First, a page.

| By Brenda Wilmoth Lerner |
A few weeks ago, I found an open appointment online for a vaccine to protect my disabled sister against COVID-19, and I grabbed it. Never mind that the appointment was in another state, a 5-hour drive from where my sister lives—which was already an additional 10-hour drive for me—this was a road trip that I was glad to make.
My sister has both physical and intellectual disabilities that place her at about a four-fold higher risk of dying from COVID-19 than the general population. In Texas, her home state, however, vaccines at that time were reserved for first responders, health care providers, and those over age 65 only. Waiting was difficult and frustrating, and frankly, didn’t seem fair. Because I was fortunate enough to be able to take time off from work, travel in a comfortable and safe car, absorb the costs, and have the information available to find that appointment elsewhere, my sister received the vaccine much sooner than if she had waited for her eligibility phase at home. A big thank-you goes to the state of Louisiana for including people with disabilities that place them at higher risk in the priority group for the vaccine. A few other states have followed this pattern; certain locations in Florida, for example, even reserved entire days to distribute the vaccine to people with disabilities.
Of course, vaccine availability and distribution plans are dependent on many factors, and public health officials in each state shoulder the heavy responsibility for distributing vaccines in the most efficient and equitable manner that will bring about an end to the pandemic. But as Americans struggled to learn where and when vaccines would become available, or how their loved ones would be cared for or kept safe, the pandemic sparked many people to come face to face with some of the issues regarding inequities in health care for the first time.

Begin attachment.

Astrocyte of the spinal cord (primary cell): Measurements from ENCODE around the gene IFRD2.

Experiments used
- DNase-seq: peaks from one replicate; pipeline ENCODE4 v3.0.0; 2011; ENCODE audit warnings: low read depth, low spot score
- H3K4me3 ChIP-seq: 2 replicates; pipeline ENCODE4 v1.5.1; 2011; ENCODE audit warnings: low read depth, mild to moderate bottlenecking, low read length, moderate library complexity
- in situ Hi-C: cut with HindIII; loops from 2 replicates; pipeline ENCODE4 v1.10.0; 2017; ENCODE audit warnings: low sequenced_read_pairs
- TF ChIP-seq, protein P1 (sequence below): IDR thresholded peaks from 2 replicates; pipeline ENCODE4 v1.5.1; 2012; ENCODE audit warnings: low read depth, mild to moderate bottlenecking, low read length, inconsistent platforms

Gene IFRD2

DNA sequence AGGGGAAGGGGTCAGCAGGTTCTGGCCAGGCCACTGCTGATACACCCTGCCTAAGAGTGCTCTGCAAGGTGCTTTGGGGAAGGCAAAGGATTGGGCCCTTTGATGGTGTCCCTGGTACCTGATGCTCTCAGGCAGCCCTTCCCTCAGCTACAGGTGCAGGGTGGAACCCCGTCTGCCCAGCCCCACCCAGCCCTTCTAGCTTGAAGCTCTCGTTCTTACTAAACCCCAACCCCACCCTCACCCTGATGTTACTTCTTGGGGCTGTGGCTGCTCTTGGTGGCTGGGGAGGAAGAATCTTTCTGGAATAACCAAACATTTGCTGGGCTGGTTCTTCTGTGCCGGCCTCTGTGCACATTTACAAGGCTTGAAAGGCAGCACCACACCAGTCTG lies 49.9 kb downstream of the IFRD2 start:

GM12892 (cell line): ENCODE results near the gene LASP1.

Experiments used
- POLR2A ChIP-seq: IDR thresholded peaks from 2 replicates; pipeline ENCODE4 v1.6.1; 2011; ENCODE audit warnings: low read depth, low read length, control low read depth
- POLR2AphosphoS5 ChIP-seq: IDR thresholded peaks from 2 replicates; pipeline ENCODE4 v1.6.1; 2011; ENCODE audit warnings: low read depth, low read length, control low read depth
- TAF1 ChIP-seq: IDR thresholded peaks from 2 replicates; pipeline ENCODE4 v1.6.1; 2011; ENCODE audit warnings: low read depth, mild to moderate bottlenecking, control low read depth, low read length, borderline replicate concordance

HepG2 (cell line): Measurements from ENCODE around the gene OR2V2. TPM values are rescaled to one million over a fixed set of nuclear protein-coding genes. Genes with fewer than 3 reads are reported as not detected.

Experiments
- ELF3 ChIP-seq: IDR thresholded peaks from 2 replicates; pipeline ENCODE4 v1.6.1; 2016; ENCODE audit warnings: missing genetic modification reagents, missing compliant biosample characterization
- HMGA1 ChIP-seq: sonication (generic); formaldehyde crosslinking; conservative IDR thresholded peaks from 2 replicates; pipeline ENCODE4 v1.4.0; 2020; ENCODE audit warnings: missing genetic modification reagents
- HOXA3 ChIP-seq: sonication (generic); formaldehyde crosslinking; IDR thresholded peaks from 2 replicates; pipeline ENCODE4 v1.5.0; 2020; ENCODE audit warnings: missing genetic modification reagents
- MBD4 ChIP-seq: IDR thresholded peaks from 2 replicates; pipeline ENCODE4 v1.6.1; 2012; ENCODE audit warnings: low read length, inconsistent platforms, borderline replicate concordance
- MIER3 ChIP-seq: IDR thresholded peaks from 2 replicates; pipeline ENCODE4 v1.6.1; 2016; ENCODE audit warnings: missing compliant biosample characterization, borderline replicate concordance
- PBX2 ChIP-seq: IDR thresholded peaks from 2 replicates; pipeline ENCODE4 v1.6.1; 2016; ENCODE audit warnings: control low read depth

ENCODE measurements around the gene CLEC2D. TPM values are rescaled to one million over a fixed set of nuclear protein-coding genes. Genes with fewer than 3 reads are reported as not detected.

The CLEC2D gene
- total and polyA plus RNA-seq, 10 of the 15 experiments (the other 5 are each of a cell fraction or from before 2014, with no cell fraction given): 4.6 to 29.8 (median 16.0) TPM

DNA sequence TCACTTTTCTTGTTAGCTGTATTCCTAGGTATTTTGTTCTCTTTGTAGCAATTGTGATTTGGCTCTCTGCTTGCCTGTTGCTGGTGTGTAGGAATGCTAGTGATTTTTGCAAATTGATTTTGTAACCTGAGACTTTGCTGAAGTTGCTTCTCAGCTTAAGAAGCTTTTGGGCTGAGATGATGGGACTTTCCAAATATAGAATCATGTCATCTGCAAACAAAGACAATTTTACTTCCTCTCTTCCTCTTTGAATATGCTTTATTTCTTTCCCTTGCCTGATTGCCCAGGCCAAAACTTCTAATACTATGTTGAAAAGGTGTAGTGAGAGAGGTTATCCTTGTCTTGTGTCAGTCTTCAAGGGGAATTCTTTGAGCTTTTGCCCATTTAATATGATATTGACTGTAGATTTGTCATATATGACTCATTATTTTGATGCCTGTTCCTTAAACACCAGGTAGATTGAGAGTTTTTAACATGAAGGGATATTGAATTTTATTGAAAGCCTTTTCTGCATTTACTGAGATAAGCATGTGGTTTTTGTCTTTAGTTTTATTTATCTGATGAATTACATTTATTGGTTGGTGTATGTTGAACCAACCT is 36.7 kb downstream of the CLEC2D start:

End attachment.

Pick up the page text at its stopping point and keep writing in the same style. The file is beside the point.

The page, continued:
Health equity in the United States is challenged by factors that are numerous, varied, and that often compound upon each other. These factors include more than governmental policy; they reach out to the level of each person within their community and include access to health facilities and information, race, ethnicity, gender, stigma, poverty, nutrition, transportation, and other potential barriers to health.
This month, the Gale Health and Wellness database features a new Health Equity portal that touches on many of these issues. Several resources within the portal also describe how specific groups are impacted by the pandemic.
Health inequities in the United States are showing signs of improving, mainly due to efforts to identify them and respond. During the pandemic, earmarking vaccines and setting up vaccine clinics by zip code helped the Federal Emergency Management Agency (FEMA) boost vaccination rates for people in underserved areas. The government and industry cooperative effort to cover the cost of vaccines is extraordinary, providing one workable example of universal health coverage for all Americans.
As of April 2021, white Americans are receiving vaccines to protect against COVID-19 more than twice as often as Hispanic Americans (19 percent of whites have received at least one dose, compared to 9 percent of Hispanics) and nearly twice as often as Black Americans (19 percent compared to 11 percent).
And concerns about health equity multiply when the international picture is considered. Brazil has the highest daily death count from COVID-19 in the world, but the vaccine remains in short supply and fewer than 7 percent of its citizens have received at least one shot.
While we’re waiting for all Americans to receive their vaccines, I hope we can continue to help protect each other by wearing masks, social distancing, and safely checking on neighbors and family. It’s what you can do right now to help reduce disparities in health. And when this is over and we are all gathering together again, I hope we remember that the entire community matters, and that everyone should have the opportunity to reach their optimal health.
Stay safe until then.
Brenda Wilmoth Lerner is a writer and editor specializing in global health. Volunteer nursing has taken her far and wide, but she especially values her time at home on the Gulf Coast.